The reason Keynesians were happy to be able to print more money was because that was their cure for unemployment. Inflation. When the economy goes into recession it was just a simple matter of expanding the money supply. Which lowers interest rates. Which makes businesses who had no intention to expand their businesses borrow money to expand their businesses. So to pull the economy out of recession they inflated the money supply. And did it work? No. Of course it didn’t. It just raised prices. Increasing the cost of business. As well as leaving consumers with less real income. So, no, the economy didn’t improve. It just stagnated. The average unemployment rate during the Seventies was 6.21%. While the average inflation rate was 7.08%. Also, the top marginal tax rate of 70%. Which didn’t help the anti-business environment.
The Subprime Mortgage Crisis and the Great Recession were Direct Consequences of Bad Monetary Policy
So the Keynesians failed. Again. Their inflationary monetary policy only made things worse during the Seventies. All of that inflation just kept pushing prices ever higher. Ensuring that the inevitable recession to correct those prices would be long and painful. Which it was. In the early Eighties. Then Paul Volcker rang out all of that inflation. And Ronald Reagan began bringing the top marginal tax rate down until it was at 28% by the end of the decade. Making a more favorable business environment. So business grew. And began to hire new workers. Teaching an economic lesson some in government refused to learn. Keynesian inflationary monetary policies did not work.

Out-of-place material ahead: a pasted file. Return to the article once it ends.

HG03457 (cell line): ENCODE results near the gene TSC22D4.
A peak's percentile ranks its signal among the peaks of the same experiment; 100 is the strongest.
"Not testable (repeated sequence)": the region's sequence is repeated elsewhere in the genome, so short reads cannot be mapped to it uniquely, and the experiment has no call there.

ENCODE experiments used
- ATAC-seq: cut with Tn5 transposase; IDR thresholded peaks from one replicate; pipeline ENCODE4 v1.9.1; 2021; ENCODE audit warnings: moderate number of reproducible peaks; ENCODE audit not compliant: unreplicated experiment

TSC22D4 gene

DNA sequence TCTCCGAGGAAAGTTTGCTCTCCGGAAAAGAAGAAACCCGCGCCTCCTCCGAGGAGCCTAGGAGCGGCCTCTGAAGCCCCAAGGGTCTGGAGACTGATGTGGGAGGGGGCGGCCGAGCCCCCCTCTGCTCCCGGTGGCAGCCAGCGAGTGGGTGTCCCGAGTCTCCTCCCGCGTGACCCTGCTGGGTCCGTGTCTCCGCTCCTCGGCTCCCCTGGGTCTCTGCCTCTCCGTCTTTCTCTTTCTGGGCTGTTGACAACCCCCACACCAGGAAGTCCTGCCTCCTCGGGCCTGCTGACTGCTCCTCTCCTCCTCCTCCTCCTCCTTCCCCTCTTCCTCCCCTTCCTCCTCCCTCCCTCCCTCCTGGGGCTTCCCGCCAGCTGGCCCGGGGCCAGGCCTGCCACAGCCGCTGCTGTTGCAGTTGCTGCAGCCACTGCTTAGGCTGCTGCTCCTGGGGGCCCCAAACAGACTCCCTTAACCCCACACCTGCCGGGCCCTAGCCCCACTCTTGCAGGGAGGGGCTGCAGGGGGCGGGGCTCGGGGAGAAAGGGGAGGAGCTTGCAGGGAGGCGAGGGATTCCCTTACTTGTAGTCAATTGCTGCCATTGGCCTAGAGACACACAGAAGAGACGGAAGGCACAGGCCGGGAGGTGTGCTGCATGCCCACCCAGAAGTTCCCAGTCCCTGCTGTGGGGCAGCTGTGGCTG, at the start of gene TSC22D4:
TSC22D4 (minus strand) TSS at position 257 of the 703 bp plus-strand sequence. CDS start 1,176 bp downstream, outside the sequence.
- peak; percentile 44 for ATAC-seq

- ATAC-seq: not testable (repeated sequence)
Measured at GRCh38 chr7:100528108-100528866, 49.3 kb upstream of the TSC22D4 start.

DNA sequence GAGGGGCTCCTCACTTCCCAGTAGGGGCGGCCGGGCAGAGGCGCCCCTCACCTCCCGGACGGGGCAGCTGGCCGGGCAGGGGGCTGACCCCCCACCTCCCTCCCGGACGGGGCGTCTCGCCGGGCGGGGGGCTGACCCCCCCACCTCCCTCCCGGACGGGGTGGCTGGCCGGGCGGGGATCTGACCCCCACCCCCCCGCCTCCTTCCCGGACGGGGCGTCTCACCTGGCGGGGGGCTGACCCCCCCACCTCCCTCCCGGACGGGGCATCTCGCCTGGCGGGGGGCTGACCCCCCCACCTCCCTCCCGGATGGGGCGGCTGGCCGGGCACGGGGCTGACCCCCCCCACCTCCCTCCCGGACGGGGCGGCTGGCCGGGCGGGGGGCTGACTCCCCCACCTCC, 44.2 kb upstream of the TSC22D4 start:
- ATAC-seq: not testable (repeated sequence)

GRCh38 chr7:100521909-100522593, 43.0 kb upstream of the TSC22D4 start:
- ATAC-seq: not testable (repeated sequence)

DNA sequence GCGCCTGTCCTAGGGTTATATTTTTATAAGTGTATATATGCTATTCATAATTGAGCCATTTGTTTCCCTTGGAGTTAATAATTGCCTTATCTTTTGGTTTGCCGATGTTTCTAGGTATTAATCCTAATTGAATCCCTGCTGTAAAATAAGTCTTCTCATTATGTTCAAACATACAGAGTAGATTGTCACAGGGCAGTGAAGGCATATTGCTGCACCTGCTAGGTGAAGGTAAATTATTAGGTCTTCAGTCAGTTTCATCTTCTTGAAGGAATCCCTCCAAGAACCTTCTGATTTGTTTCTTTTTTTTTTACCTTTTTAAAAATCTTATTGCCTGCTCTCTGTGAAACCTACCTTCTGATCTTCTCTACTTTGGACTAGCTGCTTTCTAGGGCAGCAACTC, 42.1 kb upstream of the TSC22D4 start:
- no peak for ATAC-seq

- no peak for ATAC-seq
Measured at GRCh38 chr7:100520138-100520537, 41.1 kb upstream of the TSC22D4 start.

During the Nineties the Keynesians were back. Inflating the money supply slowly but surely to continue an economic expansion. Making money available to borrow. And borrow it people did. Creating a long and sustained housing boom that would last for about 2 decades. That expansionary monetary policy gave us cheap mortgages. Making it very easy to buy a house. Housing prices rose. And continued to rise during those two decades. Then President Clinton had his Justice Department tell banks to lower their standards for approving mortgages for the unqualified. So everyone could buy a house. Even if they couldn’t afford to pay for it. Ushering in the subprime mortgage industry. Further increasing the demand for houses. And further driving up housing prices. Making the inevitable correction a long and painful one.
Meanwhile, there was something new in the market place in the Nineties. The Internet. And new Internet start-ups (dot-coms) flooded the market. Investors poured money into them. Even though they didn’t have a product to sell. And had no earnings. But investors were exuberant. And irrational. Kids flooded into universities to get degrees in computer science. To staff all of those Internet start-ups. Companies went public. Creating a stock market bubble as investors scrambled to buy their stock. They raised a boatload of money from those IPOs. And spent it all. Many without producing anything to sell. And when that money ran out they went bankrupt. Bursting that stock market bubble. And throwing a lot of computer scientists out of a job. Causing a painful recession in the early 2000s that George Bush helped mitigate with tax cuts.
And low interest rates. People were back buying houses. But this time they were buying McMansions. Because that easy monetary policy gave us cheap mortgage rates. And subprime, no-documentation, zero down loans, etc., made it easier than ever to buy a house. Housing prices soared. And builders flooded the market with more McMansions. Pushing prices ever higher. Fannie Mae and Freddie Mac were buying those toxic subprime mortgages from banks to encourage them to approve more toxic subprime mortgages. Pushing the inevitable correction further and further out. Running up prices so high that their fall would be a long and painful one. Which it was when the subprime mortgage crisis hit. As well as the Great Recession. Direct consequences of bad monetary policy. And the government’s interference into market forces.